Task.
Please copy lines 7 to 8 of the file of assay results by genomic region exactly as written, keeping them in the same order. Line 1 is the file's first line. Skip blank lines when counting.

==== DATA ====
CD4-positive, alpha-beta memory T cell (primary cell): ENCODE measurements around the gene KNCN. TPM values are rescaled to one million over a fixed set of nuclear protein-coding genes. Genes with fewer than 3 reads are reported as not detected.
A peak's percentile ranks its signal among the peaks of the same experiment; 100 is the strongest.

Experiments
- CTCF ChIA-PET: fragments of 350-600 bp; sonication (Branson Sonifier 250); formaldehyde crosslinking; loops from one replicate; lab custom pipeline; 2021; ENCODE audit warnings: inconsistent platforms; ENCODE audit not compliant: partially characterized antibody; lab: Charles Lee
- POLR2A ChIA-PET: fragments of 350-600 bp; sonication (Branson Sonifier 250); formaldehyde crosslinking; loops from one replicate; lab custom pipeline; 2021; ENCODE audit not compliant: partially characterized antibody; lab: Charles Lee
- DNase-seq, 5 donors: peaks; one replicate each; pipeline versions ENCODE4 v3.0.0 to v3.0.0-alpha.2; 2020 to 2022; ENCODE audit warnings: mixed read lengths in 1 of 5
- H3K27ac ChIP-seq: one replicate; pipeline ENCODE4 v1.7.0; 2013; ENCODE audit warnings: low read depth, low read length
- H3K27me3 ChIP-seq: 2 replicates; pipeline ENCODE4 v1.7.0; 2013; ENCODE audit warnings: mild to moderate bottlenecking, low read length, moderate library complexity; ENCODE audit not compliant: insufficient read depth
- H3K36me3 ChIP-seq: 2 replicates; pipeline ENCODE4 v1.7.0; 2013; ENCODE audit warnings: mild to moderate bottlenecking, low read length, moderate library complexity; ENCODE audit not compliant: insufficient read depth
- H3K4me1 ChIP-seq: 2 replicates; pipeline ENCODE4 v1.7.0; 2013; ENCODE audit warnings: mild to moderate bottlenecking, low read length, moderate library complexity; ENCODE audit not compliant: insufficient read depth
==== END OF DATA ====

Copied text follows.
- H3K27ac ChIP-seq: one replicate; pipeline ENCODE4 v1.7.0; 2013; ENCODE audit warnings: low read depth, low read length
- H3K27me3 ChIP-seq: 2 replicates; pipeline ENCODE4 v1.7.0; 2013; ENCODE audit warnings: mild to moderate bottlenecking, low read length, moderate library complexity; ENCODE audit not compliant: insufficient read depth